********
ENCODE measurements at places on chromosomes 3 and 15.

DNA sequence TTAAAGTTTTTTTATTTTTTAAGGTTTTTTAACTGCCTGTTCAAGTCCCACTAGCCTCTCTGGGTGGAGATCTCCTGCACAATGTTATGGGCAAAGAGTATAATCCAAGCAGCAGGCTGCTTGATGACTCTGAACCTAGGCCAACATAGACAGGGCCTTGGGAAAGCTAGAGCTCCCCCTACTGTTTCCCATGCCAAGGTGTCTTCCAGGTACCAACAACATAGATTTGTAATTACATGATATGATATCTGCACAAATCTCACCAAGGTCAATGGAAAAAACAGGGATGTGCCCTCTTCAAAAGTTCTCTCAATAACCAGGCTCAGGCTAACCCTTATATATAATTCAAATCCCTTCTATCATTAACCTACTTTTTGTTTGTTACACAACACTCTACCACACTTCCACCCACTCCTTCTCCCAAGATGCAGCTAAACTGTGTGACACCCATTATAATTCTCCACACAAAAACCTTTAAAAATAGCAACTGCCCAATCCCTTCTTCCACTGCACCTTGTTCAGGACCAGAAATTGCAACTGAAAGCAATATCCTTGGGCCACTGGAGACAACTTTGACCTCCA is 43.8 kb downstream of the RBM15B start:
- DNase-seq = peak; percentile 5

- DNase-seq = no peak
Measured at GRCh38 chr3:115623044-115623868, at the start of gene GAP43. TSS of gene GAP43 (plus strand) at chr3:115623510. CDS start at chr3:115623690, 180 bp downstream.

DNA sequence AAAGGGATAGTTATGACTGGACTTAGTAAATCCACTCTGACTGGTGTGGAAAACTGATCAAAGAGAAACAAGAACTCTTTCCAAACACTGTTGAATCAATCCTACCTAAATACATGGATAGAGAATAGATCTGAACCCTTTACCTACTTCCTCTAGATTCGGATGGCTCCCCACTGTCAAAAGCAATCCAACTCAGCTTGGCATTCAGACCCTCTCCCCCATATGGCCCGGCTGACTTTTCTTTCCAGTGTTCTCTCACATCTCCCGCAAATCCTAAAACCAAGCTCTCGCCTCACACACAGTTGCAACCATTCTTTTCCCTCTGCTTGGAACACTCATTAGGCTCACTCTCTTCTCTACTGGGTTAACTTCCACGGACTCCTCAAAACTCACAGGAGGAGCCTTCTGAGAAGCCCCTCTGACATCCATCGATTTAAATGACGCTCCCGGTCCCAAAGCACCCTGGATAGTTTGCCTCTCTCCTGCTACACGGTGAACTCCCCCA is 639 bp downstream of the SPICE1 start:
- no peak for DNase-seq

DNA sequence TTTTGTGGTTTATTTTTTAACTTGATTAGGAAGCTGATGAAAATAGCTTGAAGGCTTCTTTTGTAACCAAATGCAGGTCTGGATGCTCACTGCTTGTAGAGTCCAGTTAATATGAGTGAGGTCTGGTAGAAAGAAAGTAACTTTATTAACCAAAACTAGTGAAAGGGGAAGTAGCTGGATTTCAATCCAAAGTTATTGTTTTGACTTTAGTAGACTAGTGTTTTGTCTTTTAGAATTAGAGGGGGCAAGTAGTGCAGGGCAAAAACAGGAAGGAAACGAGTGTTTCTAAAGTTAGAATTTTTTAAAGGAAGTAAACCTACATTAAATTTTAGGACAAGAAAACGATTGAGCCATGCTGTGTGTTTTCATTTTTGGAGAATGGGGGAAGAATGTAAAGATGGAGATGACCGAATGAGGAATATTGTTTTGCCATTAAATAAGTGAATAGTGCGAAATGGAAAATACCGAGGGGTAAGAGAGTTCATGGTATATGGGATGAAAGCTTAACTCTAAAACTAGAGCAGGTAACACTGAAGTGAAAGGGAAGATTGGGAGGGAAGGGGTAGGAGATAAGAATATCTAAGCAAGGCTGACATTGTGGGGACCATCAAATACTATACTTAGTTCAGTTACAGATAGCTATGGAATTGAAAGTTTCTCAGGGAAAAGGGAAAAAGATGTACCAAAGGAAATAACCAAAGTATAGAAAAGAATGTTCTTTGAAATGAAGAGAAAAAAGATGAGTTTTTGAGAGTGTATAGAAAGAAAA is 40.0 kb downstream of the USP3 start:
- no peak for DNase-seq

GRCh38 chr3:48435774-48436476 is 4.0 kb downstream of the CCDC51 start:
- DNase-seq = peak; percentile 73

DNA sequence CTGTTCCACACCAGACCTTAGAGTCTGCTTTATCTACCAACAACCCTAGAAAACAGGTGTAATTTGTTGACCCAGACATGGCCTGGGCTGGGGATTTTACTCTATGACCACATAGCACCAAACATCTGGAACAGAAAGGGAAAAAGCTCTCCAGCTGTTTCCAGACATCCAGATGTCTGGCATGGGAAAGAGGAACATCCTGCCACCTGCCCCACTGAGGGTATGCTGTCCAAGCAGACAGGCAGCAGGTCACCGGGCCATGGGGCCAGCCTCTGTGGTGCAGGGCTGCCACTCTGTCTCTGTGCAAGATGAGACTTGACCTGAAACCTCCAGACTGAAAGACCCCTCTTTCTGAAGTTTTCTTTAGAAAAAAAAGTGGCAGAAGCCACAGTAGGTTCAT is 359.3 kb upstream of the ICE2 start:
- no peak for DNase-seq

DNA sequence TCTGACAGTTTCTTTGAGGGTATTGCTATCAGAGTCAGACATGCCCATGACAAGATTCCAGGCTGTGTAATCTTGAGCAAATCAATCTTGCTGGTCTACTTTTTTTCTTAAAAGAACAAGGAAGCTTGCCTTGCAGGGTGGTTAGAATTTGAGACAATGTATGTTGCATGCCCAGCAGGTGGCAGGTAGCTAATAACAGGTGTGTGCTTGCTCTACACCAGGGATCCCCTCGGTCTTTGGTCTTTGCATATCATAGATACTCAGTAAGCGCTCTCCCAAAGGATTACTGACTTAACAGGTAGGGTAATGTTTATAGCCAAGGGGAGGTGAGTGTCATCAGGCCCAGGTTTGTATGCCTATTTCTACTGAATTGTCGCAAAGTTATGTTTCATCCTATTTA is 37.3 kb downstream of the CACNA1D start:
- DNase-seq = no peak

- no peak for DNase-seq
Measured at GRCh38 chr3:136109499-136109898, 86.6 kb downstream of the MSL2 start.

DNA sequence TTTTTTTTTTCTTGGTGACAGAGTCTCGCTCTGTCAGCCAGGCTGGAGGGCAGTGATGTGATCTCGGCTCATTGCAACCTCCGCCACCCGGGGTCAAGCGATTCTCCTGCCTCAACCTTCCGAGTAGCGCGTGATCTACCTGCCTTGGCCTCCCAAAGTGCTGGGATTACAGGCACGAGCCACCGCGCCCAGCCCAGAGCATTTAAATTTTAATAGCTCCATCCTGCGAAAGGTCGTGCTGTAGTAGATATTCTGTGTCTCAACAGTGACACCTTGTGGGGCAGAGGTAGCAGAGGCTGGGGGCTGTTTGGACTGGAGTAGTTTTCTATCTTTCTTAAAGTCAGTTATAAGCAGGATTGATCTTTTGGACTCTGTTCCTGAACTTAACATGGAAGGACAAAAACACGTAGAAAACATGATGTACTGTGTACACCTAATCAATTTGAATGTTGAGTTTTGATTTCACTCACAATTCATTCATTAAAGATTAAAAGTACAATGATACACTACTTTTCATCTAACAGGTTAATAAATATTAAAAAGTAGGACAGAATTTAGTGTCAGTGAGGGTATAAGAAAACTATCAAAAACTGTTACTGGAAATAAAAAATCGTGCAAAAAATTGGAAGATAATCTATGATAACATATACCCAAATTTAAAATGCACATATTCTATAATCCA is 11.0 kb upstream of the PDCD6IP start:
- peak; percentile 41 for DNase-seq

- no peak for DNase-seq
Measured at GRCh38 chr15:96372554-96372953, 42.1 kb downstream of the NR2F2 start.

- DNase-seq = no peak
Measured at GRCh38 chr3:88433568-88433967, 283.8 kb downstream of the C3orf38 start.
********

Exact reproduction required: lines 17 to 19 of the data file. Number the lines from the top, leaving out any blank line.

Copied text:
Measured at GRCh38 chr3:136109499-136109898, 86.6 kb downstream of the MSL2 start.

DNA sequence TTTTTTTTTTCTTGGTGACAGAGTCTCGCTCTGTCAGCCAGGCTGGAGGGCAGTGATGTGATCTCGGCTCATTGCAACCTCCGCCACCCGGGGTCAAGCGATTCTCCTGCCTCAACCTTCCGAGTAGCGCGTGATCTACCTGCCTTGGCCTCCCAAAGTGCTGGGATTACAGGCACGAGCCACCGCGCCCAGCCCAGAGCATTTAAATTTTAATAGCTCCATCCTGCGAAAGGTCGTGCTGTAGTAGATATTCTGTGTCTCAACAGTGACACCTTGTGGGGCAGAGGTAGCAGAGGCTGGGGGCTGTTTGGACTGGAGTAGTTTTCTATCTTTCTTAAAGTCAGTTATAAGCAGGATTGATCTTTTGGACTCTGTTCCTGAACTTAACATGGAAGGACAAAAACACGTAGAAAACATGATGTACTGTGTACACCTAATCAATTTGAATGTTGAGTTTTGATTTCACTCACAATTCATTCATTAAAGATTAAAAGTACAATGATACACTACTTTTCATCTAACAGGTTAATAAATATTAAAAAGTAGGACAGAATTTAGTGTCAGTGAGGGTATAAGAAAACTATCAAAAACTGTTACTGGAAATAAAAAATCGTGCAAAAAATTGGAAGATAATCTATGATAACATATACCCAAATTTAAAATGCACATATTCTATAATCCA is 11.0 kb upstream of the PDCD6IP start:
- peak; percentile 41 for DNase-seq